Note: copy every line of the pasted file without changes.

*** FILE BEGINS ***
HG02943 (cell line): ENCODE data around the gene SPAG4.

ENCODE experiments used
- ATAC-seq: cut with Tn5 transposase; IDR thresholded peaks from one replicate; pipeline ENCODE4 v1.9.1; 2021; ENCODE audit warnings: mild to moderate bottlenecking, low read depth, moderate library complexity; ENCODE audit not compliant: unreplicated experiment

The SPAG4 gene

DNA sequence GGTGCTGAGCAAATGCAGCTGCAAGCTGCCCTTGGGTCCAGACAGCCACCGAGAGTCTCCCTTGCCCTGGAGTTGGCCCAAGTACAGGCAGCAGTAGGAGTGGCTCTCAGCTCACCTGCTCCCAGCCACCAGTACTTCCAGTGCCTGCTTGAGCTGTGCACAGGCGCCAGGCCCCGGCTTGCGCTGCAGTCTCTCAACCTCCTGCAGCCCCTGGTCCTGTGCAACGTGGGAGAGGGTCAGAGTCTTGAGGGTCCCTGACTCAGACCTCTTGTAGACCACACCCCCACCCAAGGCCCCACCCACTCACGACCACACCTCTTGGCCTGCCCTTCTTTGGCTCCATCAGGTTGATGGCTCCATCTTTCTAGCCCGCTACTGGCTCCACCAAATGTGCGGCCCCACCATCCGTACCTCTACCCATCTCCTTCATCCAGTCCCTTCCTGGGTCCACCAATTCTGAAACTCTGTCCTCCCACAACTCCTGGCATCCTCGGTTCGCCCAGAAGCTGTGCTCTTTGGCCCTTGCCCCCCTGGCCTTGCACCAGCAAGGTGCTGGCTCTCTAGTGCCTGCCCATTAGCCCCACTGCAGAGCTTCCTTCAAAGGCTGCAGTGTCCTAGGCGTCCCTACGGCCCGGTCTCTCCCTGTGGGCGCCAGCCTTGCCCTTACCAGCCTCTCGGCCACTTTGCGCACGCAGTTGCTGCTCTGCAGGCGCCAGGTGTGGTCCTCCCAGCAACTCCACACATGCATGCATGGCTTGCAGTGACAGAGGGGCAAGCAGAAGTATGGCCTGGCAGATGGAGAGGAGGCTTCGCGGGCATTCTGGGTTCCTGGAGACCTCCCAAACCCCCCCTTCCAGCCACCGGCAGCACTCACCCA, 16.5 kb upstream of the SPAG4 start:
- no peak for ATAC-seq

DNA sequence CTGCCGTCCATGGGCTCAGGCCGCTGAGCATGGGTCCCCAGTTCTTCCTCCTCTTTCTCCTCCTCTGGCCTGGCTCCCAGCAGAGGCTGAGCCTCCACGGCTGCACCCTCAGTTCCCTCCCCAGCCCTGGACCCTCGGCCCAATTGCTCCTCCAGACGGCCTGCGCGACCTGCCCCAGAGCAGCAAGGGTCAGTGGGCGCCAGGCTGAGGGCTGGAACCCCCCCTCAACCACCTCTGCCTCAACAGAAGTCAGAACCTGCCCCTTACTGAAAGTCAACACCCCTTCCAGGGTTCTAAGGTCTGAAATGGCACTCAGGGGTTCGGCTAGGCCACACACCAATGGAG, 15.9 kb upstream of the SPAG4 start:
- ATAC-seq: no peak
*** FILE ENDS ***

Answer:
HG02943 (cell line): ENCODE data around the gene SPAG4.

ENCODE experiments used
- ATAC-seq: cut with Tn5 transposase; IDR thresholded peaks from one replicate; pipeline ENCODE4 v1.9.1; 2021; ENCODE audit warnings: mild to moderate bottlenecking, low read depth, moderate library complexity; ENCODE audit not compliant: unreplicated experiment

The SPAG4 gene

DNA sequence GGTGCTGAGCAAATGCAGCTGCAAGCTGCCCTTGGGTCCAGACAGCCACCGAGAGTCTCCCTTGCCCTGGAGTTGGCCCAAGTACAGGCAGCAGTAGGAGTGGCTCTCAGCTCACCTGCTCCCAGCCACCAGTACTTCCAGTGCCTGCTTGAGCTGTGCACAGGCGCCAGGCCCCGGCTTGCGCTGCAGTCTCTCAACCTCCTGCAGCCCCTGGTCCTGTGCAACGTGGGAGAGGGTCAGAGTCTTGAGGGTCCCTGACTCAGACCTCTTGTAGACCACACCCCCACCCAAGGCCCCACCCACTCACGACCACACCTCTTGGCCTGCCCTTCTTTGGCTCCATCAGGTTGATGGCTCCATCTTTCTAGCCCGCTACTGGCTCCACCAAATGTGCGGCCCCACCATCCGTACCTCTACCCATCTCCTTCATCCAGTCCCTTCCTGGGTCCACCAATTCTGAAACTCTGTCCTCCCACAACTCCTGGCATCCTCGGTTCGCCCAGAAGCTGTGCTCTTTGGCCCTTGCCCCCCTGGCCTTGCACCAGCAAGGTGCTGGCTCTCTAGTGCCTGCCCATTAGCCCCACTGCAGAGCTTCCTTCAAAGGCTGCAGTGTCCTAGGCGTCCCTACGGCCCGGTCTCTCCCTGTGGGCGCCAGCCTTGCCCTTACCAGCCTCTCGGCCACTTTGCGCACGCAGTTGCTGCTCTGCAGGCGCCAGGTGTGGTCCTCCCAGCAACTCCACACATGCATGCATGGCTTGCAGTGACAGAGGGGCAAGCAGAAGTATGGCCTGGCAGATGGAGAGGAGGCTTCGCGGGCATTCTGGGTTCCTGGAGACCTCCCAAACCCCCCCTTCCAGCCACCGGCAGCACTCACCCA, 16.5 kb upstream of the SPAG4 start:
- no peak for ATAC-seq

DNA sequence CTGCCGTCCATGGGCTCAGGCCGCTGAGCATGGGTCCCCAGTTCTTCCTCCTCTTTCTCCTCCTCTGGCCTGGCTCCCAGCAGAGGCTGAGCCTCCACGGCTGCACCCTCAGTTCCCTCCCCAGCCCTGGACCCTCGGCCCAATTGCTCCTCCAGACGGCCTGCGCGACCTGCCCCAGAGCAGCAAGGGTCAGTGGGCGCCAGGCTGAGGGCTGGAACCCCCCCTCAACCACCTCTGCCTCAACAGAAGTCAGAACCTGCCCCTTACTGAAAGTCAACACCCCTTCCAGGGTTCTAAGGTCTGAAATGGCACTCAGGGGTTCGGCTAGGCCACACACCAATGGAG, 15.9 kb upstream of the SPAG4 start:
- ATAC-seq: no peak